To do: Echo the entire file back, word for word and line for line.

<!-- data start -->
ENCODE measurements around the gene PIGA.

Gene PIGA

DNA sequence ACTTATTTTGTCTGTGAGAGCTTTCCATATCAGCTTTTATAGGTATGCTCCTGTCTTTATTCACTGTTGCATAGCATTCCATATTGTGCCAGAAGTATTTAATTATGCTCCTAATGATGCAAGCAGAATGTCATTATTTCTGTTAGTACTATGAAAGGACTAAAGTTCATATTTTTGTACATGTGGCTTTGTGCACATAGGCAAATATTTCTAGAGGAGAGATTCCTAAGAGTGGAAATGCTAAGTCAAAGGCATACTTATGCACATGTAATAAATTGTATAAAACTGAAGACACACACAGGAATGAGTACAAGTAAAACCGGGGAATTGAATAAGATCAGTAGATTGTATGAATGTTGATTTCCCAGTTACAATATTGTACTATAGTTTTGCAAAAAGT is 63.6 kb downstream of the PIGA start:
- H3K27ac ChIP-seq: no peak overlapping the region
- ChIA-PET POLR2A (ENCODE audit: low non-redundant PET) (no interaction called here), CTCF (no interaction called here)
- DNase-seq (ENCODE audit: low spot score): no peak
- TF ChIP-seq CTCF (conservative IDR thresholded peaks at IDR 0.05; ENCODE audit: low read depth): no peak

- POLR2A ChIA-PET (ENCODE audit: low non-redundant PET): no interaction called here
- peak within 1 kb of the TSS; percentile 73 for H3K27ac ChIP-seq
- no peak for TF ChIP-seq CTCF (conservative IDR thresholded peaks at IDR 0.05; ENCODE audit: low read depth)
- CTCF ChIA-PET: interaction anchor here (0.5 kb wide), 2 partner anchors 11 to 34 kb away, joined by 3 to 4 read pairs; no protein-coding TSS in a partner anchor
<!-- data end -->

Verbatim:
ENCODE measurements around the gene PIGA.

Gene PIGA

DNA sequence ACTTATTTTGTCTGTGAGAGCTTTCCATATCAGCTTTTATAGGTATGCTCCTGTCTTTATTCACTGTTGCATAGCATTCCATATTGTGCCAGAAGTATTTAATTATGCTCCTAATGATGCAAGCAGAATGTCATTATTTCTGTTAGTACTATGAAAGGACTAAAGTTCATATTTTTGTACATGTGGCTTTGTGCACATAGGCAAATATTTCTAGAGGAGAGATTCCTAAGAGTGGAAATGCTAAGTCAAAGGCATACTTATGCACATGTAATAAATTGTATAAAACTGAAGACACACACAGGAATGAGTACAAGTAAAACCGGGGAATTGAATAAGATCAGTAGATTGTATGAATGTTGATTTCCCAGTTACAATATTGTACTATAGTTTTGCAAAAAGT is 63.6 kb downstream of the PIGA start:
- H3K27ac ChIP-seq: no peak overlapping the region
- ChIA-PET POLR2A (ENCODE audit: low non-redundant PET) (no interaction called here), CTCF (no interaction called here)
- DNase-seq (ENCODE audit: low spot score): no peak
- TF ChIP-seq CTCF (conservative IDR thresholded peaks at IDR 0.05; ENCODE audit: low read depth): no peak

- POLR2A ChIA-PET (ENCODE audit: low non-redundant PET): no interaction called here
- peak within 1 kb of the TSS; percentile 73 for H3K27ac ChIP-seq
- no peak for TF ChIP-seq CTCF (conservative IDR thresholded peaks at IDR 0.05; ENCODE audit: low read depth)
- CTCF ChIA-PET: interaction anchor here (0.5 kb wide), 2 partner anchors 11 to 34 kb away, joined by 3 to 4 read pairs; no protein-coding TSS in a partner anchor